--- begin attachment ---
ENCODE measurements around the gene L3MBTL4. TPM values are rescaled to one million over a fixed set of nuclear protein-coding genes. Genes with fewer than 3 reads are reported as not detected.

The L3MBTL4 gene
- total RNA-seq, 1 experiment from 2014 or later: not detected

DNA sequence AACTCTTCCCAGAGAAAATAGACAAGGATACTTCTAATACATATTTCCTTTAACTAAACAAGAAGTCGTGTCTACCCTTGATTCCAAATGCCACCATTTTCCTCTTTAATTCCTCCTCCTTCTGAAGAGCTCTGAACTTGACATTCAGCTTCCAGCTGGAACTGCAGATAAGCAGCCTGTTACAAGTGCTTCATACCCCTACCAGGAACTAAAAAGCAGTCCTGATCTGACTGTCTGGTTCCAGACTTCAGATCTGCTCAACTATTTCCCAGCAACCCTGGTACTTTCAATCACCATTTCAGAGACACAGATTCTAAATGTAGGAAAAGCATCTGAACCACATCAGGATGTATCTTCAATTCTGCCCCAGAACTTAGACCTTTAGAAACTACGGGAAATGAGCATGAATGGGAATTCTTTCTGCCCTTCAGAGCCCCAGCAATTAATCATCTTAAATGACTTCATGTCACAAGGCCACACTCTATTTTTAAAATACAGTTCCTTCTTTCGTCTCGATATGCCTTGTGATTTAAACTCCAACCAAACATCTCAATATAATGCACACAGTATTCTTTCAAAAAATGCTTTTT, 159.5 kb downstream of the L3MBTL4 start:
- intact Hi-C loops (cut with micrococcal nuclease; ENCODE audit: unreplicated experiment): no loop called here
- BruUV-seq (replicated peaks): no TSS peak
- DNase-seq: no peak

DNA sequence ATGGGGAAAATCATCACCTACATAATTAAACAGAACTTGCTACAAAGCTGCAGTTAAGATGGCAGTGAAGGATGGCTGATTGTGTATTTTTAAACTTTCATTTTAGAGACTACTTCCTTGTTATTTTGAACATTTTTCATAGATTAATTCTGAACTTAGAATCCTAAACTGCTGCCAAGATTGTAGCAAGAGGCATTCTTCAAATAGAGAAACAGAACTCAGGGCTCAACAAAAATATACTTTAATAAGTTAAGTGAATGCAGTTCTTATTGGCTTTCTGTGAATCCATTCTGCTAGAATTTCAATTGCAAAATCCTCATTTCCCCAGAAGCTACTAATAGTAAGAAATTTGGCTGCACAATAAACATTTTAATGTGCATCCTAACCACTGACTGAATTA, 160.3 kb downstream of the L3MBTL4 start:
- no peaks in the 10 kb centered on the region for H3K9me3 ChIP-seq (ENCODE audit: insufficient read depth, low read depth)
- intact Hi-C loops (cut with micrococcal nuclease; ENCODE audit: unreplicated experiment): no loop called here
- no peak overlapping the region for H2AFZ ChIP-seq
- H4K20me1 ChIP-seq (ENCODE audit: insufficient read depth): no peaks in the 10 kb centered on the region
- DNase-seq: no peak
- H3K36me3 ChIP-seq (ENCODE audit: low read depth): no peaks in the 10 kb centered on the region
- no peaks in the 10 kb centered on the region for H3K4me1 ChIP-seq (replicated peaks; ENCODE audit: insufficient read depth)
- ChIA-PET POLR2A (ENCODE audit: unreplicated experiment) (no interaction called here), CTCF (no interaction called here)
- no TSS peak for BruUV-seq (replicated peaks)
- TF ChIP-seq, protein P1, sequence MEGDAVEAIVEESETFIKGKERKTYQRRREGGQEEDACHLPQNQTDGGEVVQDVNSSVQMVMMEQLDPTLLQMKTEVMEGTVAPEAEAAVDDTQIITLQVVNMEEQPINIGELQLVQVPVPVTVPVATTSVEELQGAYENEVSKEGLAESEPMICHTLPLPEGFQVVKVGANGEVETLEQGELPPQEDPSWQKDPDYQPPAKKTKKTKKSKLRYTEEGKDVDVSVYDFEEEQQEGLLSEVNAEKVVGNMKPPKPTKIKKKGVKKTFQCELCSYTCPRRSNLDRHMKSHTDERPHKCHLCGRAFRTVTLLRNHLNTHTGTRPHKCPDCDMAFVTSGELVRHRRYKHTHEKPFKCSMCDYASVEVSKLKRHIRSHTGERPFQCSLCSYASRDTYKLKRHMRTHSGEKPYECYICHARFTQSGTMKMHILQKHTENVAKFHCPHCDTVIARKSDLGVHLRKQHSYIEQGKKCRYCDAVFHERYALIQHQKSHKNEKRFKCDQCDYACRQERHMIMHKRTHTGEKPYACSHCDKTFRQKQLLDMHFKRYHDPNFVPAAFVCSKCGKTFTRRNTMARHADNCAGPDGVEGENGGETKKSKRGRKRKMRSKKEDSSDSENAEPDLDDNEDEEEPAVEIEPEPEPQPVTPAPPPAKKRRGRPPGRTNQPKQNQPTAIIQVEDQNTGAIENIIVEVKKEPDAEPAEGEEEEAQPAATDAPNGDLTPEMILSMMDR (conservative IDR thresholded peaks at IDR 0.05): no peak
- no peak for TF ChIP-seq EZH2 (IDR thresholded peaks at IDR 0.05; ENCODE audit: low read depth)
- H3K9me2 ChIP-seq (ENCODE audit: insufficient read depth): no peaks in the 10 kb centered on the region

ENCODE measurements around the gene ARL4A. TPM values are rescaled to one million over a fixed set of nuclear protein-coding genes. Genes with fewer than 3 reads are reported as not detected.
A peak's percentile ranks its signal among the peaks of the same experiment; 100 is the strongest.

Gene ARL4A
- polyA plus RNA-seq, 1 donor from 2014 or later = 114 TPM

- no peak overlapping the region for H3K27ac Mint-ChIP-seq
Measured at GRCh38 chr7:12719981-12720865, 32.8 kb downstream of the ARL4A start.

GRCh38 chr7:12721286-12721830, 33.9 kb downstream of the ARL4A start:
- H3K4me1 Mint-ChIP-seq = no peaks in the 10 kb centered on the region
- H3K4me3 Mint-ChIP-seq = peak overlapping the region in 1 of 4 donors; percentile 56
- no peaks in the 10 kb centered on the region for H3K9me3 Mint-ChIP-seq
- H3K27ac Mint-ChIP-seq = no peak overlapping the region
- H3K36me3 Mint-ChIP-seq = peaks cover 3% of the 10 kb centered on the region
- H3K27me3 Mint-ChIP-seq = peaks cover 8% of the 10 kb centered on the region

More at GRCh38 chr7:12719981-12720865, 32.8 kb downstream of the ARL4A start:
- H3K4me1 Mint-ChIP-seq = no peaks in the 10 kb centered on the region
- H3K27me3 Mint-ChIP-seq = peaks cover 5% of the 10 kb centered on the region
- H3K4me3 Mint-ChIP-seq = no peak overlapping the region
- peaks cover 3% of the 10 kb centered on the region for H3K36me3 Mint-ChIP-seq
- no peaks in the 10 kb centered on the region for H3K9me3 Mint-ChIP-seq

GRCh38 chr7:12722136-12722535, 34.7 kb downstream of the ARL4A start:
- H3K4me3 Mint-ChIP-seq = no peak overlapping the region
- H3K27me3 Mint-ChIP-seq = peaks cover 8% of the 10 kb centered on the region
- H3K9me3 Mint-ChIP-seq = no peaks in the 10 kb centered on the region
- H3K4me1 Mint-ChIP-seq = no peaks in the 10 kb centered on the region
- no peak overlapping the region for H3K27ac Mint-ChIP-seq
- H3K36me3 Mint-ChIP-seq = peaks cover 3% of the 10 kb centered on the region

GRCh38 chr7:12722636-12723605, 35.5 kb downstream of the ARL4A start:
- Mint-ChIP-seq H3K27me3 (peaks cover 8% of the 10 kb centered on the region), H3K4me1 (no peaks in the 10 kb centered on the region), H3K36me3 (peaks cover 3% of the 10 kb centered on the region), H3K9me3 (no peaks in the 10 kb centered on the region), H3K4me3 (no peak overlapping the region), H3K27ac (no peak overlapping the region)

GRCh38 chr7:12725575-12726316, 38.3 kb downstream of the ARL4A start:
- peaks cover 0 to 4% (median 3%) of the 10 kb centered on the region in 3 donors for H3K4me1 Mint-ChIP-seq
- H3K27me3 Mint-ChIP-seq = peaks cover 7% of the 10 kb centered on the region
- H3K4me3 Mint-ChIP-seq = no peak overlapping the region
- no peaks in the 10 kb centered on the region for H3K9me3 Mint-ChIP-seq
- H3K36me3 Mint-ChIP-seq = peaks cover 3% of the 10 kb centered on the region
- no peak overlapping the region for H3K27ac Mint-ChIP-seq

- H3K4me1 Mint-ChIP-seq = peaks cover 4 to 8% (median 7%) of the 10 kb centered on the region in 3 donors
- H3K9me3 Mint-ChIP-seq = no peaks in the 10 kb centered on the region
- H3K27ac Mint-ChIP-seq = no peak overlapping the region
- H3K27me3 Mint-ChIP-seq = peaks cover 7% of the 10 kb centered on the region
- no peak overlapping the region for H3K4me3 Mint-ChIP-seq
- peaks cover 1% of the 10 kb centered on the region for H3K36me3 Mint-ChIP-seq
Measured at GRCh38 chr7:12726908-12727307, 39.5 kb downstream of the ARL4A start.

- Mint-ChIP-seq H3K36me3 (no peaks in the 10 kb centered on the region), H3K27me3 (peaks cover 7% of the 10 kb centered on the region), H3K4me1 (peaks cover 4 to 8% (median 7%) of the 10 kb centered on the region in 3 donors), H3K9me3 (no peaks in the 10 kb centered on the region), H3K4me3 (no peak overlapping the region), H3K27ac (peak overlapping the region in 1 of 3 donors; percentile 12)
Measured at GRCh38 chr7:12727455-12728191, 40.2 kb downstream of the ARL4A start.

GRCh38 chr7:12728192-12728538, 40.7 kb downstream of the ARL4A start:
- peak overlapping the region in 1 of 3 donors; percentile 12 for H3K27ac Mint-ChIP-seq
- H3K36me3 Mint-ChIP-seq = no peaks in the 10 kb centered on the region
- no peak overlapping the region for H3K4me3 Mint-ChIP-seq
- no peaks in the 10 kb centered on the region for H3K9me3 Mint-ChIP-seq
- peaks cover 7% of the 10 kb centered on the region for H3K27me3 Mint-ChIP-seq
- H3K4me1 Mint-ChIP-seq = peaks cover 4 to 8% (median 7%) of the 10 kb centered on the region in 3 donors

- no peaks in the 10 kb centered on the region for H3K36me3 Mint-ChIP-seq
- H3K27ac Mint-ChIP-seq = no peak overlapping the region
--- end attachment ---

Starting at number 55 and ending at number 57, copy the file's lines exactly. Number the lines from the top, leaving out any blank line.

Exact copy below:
- no peak overlapping the region for H3K27ac Mint-ChIP-seq

- H3K4me1 Mint-ChIP-seq = peaks cover 4 to 8% (median 7%) of the 10 kb centered on the region in 3 donors
- H3K9me3 Mint-ChIP-seq = no peaks in the 10 kb centered on the region